Mike Dunleavy 1st governor of Alaska re-elected since 1998

Alaska Republican Gov. Mike Dunleavy won re-election, becoming the first governor in the state since 1998 to win back-to-back terms.

Dunleavy received more than 50% of the vote after final tallies were released Wednesday, and the race did not go to ranked-choice voting.

Dunleavy, who faced a recall effort in his first term, overcame challenges in the Nov. 8 election from former Gov. Bill Walker, an independent. Democrat Les Gara, former state legislator; and Republican Charlie Pierce, a former borough mayor who rejected calls to suspend his campaign after being sued in October by a woman who said he sexually harassed her.

Dunleavy kept a low profile during the campaign, with Walker and Gara bemoaning his decision to appear in only a handful of debates.

Dunleavy’s first term was marked early by tensions with lawmakers in both parties and a recall effort fueled by public anger over vetoes and budget cuts he had proposed. Repeal advocates abandoned their push last year as the governor’s race drew closer.

Dunleavy cited as significant the dividend paid to residents this year from Alaska’s oil wealth fund, which combined with a one-time energy assistance payment of $662 totaled $3,284 per person. He said the money will provide relief to Alaskans amid high inflation and energy costs. Last year’s dividend was $1,114. There is an annual application process and residency requirements to qualify for a dividend.

Walker said he believes the payment, which was approved by lawmakers earlier this year amid a spike in oil prices, benefited Dunleavy’s candidacy.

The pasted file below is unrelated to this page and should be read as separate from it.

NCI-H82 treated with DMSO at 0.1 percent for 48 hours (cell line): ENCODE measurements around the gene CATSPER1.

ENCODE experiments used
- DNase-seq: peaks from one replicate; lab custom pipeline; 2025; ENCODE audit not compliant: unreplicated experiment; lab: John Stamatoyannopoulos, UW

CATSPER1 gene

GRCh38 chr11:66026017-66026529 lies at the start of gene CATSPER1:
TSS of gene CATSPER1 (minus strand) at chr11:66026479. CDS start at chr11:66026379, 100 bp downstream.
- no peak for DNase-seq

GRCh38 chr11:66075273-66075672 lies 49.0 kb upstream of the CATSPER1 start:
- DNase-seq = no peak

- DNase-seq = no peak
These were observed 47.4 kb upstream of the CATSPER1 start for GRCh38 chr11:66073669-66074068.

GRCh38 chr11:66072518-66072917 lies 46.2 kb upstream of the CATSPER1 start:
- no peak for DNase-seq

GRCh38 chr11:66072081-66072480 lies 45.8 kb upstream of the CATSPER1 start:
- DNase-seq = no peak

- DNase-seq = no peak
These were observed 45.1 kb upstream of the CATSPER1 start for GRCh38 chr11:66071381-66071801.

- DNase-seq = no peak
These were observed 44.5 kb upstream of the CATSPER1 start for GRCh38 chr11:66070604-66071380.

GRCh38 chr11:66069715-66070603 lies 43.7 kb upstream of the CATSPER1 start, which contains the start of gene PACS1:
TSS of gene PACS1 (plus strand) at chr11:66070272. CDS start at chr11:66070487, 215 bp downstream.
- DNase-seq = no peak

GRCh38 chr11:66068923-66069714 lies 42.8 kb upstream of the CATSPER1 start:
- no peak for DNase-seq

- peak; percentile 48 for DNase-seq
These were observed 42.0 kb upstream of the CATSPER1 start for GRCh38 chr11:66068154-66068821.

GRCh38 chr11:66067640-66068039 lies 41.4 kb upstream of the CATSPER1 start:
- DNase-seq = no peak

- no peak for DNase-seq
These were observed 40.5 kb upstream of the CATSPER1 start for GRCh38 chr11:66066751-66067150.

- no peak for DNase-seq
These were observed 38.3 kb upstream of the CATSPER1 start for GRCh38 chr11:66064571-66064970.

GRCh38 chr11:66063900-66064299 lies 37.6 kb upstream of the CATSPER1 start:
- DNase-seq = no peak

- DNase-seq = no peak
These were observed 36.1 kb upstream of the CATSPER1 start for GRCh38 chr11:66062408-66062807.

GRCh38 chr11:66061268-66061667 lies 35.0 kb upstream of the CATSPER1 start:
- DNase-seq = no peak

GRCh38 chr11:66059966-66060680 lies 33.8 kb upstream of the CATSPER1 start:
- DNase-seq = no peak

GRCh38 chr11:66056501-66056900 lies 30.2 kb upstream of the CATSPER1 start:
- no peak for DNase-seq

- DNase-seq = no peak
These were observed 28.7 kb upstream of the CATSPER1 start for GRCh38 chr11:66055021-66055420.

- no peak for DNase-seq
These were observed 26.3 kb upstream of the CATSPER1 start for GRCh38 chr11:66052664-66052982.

“It’s hard to argue with the money being sent,” he said in an interview after the election.

The amount available for dividends for years was determined by a formula. But Walker, while governor in 2016 and facing deficits, reduced the amount of funds available for checks. Since then, the size has been set by lawmakers, who use profits from the oil-wealth fund, long used to pay dividends, to also help pay for government spending and limit what can be withdrawn each year. from profits.

Dunleavy for years pushed unsuccessfully for a dividend under the old formula. He later proposed splitting the annual withdrawal from earnings 50/50 between dividends and government spending. This year’s dividend was consistent with that approach.

Two public interest groups filed a complaint in September with the agency that enforces Alaska’s campaign finance rules, alleging improper coordination between Dunleavy’s campaign and a third-party group that supported Dunleavy’s re-election. The campaign denied any coordination. An investigation report was expected shortly after the election.

This year’s state election was the first since a divided federal appeals panel last year struck down some contribution limits, including limits on what an individual can give to candidates.

Gara was particularly critical of the decision and blamed the Dunleavy administration for not challenging the decision. He said on social media that he would “be there to work on a voter initiative to restore limits on campaign donations in Alaska so that your voices are not treated as less important than the voices of outside donors.”

Dunleavy ran on a ticket with Nancy Dahlstrom, a former state legislator who led the state’s corrections department during much of Dunleavy’s first term. The lieutenant governor, among other duties, oversees elections in Alaska.

Dunleavy’s new term begins on the first Monday in December.

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